--In this paper, we give an overview of the semantic gap problem in multimedia and discuss how machine learning and symbolic AI can be combined to narrow this gap. We describe the gap in terms of a classical architecture for multimedia processing and discuss a structured approach to bridge it. This approach combines machine learning (for mapping signals to objects) and symbolic AI (for linking objects to meanings). Our main goal is to raise awareness and discuss the challenges involved in this structured approach to multimedia understanding, especially in the view of the latest developments in machine learning and symbolic AI. A classic problem in multimedia representation and understanding is the semantic gap problem .
However, a number of issues are repeated across chapters, and it is not clear that the authors of each chapter had a chance to read the other chapters while they wrote theirs. The different parts of the book could have been better (more explicitly) named; for example, domains on its own means little to me! The book has an advantage in that it provides a collection of chapters on the foundations of cognitive science written by different people; hence, we see differing points of view from experts in given areas, which could not be achieved by a single author. However, a criticism of the book is that nearly all the chapters are by authors with a U.S. affiliation, with a few from England, and I find it difficult to believe that leading cognitive scientists in other countries could not have written something. Thus, we get an American-Anglo view of cognitive science rather than an international one, such as that given in Ó'Nualláin (1995).
In this chapter, we give an introduction to symbolic artificial intelligence (AI) and discuss its relation and application to multimedia. We begin by defining what symbolic AI is, what distinguishes it from non-symbolic approaches, such as machine learning, and how it can used in the construction of advanced multimedia applications. We then introduce description logic (DL) and use it to discuss symbolic representation and reasoning. DL is the logical underpinning of OWL, the most successful family of ontology languages. After discussing DL, we present OWL and related Semantic Web technologies, such as RDF and SPARQL. We conclude the chapter by discussing a hybrid model for multimedia representation, called Hyperknowledge. Throughout the text, we make references to technologies and extensions specifically designed to solve the kinds of problems that arise in multimedia representation.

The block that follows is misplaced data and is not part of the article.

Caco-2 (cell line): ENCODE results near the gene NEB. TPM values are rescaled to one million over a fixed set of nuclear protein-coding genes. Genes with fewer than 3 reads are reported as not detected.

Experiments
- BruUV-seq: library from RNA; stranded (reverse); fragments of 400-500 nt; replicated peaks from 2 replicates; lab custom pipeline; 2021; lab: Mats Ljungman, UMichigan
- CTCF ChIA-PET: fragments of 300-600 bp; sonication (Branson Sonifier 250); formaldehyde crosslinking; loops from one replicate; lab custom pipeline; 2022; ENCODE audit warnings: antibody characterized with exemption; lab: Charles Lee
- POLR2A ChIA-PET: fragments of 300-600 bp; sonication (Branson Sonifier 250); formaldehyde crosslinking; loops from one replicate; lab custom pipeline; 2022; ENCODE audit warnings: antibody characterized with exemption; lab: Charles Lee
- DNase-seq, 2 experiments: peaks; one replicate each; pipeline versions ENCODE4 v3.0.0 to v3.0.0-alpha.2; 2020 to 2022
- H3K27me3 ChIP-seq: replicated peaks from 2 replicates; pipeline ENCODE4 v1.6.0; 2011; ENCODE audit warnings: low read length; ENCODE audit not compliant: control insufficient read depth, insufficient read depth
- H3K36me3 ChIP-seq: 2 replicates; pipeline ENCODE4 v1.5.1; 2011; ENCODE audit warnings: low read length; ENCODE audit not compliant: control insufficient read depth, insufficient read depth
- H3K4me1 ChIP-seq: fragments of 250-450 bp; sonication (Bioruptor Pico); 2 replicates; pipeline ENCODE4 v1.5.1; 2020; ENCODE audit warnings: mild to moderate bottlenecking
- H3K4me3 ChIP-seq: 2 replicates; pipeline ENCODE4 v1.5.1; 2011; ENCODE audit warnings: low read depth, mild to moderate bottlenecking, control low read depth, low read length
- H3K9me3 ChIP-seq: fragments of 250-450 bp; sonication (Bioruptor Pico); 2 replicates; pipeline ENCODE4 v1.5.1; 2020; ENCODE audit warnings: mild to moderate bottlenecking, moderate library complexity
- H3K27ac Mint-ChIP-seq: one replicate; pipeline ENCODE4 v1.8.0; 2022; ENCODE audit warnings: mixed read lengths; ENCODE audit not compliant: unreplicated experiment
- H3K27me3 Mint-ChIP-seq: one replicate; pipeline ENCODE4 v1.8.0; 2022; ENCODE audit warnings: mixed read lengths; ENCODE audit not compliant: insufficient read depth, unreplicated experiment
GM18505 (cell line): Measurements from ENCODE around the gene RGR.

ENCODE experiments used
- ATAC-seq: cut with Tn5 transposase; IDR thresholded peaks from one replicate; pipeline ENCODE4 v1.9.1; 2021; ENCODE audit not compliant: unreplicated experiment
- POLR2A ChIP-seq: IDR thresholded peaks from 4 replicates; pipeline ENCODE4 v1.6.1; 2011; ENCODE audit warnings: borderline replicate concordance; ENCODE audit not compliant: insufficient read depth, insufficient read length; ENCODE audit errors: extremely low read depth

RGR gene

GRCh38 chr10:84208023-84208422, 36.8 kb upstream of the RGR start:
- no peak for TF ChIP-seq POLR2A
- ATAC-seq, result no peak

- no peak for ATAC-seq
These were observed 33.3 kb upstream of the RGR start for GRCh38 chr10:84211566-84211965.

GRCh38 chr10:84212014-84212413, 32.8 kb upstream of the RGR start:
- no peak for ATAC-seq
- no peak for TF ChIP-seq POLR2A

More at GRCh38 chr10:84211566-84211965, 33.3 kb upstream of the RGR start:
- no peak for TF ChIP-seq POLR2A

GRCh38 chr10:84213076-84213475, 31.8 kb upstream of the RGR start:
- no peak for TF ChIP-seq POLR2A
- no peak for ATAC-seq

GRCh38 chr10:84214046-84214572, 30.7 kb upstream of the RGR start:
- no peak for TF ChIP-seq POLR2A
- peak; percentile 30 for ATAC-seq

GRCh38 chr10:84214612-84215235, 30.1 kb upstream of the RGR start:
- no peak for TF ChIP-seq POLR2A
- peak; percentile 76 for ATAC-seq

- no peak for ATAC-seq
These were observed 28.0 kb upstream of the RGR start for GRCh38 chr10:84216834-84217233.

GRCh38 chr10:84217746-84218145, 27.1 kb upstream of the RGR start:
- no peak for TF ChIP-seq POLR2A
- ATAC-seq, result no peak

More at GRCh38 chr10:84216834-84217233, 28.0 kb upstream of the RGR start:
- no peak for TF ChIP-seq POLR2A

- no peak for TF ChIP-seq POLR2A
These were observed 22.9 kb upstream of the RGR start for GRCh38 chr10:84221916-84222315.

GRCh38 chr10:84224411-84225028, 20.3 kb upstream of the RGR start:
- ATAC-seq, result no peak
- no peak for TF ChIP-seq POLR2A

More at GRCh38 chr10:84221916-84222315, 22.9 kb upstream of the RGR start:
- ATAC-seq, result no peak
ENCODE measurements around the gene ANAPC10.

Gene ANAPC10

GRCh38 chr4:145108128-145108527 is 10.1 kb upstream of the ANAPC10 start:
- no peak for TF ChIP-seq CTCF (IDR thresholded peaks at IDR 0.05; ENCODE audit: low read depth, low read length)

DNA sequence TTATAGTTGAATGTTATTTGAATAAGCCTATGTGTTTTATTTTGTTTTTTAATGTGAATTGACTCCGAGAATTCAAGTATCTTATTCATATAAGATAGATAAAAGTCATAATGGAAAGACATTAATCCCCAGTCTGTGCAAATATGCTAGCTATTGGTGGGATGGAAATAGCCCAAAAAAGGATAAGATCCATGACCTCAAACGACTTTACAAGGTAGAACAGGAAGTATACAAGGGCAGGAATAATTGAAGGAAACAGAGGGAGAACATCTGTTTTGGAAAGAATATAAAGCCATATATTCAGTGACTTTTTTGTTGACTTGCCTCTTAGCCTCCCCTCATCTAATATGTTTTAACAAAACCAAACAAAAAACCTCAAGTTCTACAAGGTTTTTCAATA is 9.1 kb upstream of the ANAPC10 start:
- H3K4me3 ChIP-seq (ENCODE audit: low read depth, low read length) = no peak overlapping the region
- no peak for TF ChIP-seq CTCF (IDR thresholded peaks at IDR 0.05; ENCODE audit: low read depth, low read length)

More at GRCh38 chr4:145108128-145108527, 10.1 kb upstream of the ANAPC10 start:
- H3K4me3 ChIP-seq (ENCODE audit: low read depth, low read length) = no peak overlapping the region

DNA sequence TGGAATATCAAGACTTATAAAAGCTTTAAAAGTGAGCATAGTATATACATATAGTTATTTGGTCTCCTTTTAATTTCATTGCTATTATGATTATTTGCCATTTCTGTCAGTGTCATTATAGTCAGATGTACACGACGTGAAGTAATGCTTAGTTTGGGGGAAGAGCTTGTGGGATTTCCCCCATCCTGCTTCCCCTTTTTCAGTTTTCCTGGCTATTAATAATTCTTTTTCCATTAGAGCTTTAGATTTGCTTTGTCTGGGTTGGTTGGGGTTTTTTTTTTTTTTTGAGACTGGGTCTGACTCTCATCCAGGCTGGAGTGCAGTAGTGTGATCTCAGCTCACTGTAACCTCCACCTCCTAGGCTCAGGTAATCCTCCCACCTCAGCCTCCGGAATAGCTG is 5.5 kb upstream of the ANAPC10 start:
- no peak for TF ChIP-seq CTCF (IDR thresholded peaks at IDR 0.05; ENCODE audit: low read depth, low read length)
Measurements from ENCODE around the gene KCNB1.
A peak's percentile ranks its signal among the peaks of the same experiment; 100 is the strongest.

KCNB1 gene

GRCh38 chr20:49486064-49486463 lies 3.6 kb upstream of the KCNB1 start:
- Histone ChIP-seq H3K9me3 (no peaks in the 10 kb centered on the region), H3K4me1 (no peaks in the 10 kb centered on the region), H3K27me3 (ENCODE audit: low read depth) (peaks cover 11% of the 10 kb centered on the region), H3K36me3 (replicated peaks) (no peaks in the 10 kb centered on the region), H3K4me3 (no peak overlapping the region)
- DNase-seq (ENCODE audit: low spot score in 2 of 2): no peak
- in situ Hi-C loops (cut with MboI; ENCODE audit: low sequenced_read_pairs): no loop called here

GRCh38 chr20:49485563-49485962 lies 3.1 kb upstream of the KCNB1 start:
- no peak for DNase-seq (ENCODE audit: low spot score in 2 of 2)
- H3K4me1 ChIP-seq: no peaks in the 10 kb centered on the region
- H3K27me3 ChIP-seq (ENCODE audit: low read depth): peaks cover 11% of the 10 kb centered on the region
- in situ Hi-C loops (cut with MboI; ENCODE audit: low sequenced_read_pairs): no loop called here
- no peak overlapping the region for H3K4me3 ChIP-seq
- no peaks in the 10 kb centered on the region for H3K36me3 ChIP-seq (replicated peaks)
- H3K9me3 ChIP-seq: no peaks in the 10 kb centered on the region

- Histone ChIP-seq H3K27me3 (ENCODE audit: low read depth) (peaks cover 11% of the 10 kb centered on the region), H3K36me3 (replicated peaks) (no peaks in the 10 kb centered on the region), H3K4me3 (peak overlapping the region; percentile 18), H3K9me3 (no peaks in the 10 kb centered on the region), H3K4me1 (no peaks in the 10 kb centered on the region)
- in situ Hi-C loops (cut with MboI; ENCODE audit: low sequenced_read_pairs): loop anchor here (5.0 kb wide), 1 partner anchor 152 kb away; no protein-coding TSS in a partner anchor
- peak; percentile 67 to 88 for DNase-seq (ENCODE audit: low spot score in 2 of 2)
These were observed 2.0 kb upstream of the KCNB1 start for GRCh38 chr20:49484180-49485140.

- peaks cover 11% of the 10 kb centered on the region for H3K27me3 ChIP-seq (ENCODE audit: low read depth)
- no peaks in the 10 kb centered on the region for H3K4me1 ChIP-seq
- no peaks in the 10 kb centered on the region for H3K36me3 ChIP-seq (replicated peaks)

Past research has challenged us with the task of showing relational patterns between text-based data and then clustering for predictive analysis using Golay Code technique. We focus on a novel approach to extract metaknowledge in multimedia datasets. Our collaboration has been an on-going task of studying the relational patterns between datapoints based on metafeatures extracted from metaknowledge in multimedia datasets. Those selected are significant to suit the mining technique we applied, Golay Code algorithm. In this research paper we summarize findings in optimization of metaknowledge representation for 23-bit representation of structured and unstructured multimedia data in order to
Agent modeling--the ability to model and reason other agents' knowledge, beliefs, goals, and actions--is central to intelligent interaction. The Workshop on Agent Modeling, held as part of the Thirteenth National Conference on Artificial Intelligence, was organized to bring together researchers working in these areas to assess the state of the art and discuss the common issues in representation and reasoning with models of agents. Agent modeling--the ability to model and reason about other agents' knowledge, beliefs, goals, and actions--is central to intelligent interaction, and it is being investigated in a variety of research areas, including distributed AI and multiagent systems, plan recognition, natural language discourse, intelligent tutoring, and user interfaces, as well as in related areas, such as game theory and cognitive science and psychology. The Workshop on Agent Modeling, held as part of the Thirteenth National Conference on Artificial Intelligence, was organized to bring together researchers working in these areas to assess the state of the art and discuss the common issues in representation and reasoning with models of agents. The workshop succeeded in drawing together researchers from a surprising variety of backgrounds and diverse concerns about agent modeling.